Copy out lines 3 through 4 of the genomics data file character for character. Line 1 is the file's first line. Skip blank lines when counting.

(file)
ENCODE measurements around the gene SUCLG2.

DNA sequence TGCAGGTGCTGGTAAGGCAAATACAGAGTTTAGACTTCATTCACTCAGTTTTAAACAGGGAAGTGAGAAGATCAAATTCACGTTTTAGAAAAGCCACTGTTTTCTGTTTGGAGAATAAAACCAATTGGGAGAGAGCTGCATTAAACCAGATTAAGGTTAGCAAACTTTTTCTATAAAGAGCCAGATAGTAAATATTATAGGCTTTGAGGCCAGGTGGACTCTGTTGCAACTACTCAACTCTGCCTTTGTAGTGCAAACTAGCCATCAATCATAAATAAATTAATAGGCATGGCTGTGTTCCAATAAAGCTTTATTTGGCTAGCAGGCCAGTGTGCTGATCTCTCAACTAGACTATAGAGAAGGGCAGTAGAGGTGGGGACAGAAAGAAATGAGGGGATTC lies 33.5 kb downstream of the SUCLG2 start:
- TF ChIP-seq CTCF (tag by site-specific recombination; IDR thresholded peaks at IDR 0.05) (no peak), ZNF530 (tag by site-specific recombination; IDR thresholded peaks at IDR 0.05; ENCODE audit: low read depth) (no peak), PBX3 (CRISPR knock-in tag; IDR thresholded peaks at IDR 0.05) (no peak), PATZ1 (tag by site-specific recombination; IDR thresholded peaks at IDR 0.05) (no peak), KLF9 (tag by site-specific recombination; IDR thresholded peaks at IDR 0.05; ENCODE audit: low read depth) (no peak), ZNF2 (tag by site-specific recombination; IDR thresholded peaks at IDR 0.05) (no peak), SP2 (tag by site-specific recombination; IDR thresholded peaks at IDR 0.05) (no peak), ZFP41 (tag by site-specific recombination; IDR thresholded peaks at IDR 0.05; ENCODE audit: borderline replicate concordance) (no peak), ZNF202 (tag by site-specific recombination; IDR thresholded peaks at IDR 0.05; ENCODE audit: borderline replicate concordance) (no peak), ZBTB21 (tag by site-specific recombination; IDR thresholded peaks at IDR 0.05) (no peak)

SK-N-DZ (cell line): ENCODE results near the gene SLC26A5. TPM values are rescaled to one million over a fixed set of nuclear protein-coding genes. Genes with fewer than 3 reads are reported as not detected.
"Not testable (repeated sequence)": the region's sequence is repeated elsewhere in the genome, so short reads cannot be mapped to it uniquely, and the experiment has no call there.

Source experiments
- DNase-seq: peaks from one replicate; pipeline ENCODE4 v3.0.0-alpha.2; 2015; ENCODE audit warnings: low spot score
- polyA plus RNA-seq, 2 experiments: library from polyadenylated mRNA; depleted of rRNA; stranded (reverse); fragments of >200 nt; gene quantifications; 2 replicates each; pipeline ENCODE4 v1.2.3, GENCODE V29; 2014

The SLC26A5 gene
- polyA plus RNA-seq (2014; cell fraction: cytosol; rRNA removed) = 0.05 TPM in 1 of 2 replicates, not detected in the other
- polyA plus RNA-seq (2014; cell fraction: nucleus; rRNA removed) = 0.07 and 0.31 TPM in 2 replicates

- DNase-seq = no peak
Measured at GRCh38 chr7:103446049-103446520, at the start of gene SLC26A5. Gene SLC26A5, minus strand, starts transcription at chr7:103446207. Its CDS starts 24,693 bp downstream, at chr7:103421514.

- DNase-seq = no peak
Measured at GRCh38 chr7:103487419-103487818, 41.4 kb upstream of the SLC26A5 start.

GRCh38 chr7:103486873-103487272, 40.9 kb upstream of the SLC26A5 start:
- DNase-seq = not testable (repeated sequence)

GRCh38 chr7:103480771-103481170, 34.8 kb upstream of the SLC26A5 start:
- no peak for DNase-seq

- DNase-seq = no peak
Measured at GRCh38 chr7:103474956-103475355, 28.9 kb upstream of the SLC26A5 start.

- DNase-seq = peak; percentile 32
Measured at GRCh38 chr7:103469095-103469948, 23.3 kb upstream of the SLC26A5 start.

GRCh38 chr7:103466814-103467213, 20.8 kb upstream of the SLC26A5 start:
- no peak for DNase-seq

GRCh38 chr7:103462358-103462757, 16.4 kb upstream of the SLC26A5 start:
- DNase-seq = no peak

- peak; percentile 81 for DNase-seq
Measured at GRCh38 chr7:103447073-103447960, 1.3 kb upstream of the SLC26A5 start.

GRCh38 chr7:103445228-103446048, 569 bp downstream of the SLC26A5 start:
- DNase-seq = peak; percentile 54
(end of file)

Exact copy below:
- TF ChIP-seq CTCF (tag by site-specific recombination; IDR thresholded peaks at IDR 0.05) (no peak), ZNF530 (tag by site-specific recombination; IDR thresholded peaks at IDR 0.05; ENCODE audit: low read depth) (no peak), PBX3 (CRISPR knock-in tag; IDR thresholded peaks at IDR 0.05) (no peak), PATZ1 (tag by site-specific recombination; IDR thresholded peaks at IDR 0.05) (no peak), KLF9 (tag by site-specific recombination; IDR thresholded peaks at IDR 0.05; ENCODE audit: low read depth) (no peak), ZNF2 (tag by site-specific recombination; IDR thresholded peaks at IDR 0.05) (no peak), SP2 (tag by site-specific recombination; IDR thresholded peaks at IDR 0.05) (no peak), ZFP41 (tag by site-specific recombination; IDR thresholded peaks at IDR 0.05; ENCODE audit: borderline replicate concordance) (no peak), ZNF202 (tag by site-specific recombination; IDR thresholded peaks at IDR 0.05; ENCODE audit: borderline replicate concordance) (no peak), ZBTB21 (tag by site-specific recombination; IDR thresholded peaks at IDR 0.05) (no peak)

SK-N-DZ (cell line): ENCODE results near the gene SLC26A5. TPM values are rescaled to one million over a fixed set of nuclear protein-coding genes. Genes with fewer than 3 reads are reported as not detected.